DDLJ understands Amrish Puri’s character in a way no other Hindi film about the diaspora really had before. The loneliness of walking to work every day across a deserted city feeling like the pigeons are your only friends, dreaming of home for 20 years without seeing it. In an earlier draft of the script Aditya wrote in an explanation that Amrish was conned out of his money by a friend when they arrived in London, thus his lonely exile for years trying to earn back the money and feeling too ashamed to return home. And also his general dislike and distrust for the British or Britishized desis. That explanation is no longer in the script, but it doesn’t really have to be. Most immigrants have something like that, something which breaks and then hardens their heart.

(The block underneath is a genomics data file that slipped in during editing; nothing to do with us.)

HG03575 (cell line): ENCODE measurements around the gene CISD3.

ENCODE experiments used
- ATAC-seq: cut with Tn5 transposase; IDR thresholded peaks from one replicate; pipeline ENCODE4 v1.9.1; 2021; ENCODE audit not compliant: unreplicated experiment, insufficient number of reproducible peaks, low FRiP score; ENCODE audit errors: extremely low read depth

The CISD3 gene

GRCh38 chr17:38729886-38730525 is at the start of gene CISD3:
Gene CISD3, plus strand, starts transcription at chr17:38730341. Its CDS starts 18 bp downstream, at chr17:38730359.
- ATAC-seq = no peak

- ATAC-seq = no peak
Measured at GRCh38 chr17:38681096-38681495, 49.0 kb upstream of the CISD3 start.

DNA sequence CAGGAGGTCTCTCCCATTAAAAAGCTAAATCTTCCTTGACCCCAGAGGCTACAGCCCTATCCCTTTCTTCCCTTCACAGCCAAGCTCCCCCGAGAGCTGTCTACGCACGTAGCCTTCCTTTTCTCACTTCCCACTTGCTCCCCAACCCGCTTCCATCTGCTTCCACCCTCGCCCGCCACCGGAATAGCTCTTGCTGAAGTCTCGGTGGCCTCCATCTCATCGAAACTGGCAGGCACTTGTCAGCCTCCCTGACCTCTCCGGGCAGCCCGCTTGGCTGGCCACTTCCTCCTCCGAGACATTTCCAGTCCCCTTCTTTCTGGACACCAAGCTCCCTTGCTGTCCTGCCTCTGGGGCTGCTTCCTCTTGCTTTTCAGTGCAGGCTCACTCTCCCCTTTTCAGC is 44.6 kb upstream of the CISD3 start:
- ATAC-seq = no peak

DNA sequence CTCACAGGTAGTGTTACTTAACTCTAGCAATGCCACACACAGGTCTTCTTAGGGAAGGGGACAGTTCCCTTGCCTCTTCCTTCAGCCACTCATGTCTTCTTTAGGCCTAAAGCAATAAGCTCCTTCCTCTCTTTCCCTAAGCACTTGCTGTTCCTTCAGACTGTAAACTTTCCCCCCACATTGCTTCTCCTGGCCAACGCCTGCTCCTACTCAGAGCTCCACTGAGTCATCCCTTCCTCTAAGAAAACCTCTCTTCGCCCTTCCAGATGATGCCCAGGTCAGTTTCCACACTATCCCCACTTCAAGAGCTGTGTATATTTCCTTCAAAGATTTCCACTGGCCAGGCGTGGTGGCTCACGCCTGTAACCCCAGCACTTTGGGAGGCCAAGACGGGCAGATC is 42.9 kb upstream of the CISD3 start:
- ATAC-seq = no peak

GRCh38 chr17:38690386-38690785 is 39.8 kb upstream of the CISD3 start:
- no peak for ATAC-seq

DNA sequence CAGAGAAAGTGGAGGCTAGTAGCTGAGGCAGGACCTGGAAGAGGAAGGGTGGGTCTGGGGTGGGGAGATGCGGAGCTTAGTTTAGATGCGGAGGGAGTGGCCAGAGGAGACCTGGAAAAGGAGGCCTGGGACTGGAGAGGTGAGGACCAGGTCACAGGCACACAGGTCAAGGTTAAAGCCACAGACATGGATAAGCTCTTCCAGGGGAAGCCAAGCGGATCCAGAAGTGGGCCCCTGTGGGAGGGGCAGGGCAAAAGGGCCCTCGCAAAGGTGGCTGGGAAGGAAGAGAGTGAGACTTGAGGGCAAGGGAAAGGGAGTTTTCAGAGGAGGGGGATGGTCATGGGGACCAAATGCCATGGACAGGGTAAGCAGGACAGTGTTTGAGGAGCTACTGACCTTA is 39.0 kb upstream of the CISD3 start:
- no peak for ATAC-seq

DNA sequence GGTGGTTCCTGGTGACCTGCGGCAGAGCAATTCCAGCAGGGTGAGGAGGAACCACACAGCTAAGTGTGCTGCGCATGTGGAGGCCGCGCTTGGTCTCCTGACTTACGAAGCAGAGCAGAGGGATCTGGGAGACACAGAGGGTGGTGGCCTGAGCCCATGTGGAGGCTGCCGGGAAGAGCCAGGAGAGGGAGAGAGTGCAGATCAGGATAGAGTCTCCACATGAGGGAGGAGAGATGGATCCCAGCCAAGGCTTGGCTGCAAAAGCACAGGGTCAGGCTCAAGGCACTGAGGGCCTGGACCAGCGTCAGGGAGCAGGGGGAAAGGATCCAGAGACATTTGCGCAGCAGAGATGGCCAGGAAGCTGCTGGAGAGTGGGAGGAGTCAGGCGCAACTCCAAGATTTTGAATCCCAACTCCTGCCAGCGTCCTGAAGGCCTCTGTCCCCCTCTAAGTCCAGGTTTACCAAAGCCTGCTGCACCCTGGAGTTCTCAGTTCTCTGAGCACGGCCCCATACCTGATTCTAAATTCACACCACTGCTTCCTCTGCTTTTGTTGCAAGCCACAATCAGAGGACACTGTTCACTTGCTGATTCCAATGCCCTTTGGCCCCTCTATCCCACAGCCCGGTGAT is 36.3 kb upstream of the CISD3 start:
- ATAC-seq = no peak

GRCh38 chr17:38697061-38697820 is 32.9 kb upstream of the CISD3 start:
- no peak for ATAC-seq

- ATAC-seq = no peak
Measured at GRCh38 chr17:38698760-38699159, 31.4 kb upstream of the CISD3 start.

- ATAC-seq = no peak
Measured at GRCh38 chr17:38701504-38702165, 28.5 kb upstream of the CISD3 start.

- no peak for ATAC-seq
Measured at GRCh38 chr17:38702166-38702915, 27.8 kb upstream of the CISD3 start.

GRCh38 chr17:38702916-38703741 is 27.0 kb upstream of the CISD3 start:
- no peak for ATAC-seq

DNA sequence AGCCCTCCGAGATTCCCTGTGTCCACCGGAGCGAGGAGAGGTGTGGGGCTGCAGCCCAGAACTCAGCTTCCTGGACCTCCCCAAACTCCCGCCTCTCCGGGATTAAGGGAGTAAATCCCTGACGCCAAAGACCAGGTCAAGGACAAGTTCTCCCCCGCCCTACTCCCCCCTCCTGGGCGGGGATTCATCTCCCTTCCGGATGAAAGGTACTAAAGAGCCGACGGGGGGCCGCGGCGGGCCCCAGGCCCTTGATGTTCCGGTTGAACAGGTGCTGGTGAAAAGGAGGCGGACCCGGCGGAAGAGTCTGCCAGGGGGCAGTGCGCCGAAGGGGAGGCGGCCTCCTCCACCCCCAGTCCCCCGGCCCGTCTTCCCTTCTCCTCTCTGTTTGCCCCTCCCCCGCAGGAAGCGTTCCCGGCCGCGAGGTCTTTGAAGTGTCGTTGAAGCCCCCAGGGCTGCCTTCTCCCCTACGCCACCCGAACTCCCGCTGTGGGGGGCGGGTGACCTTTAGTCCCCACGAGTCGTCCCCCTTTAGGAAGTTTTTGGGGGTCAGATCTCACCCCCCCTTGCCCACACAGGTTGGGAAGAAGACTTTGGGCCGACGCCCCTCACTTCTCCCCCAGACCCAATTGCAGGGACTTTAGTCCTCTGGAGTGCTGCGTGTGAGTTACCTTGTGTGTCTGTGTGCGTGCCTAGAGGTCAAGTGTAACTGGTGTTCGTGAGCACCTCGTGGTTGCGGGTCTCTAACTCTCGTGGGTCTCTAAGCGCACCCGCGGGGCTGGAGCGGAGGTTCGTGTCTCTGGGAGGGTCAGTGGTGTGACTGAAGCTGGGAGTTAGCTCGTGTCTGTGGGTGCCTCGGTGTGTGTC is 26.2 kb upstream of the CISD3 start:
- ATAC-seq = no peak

And so Amrish is lonely. And scared. And, most of all, rigid. He trusts nothing, not even himself, and so he clings to the rules and traditions he learned as a youth. He feels weak, and therefore refuses to reveal weakness. It’s a tragedy and a sad character and I want him to be happy. This sequence here reveals all of that. His fear and strength dropping away as he finally returns to the happy youth he was in the Punjab before he moved into “enemy territory” and felt he must always be on guard and guard those under his protection. A willingness to reveal love, joy, all the emotions that were locked away while he was in London. We’ve seen glimpses of it before in the moments with his mother, but it was always hidden again in front of his wife and children, even his friends.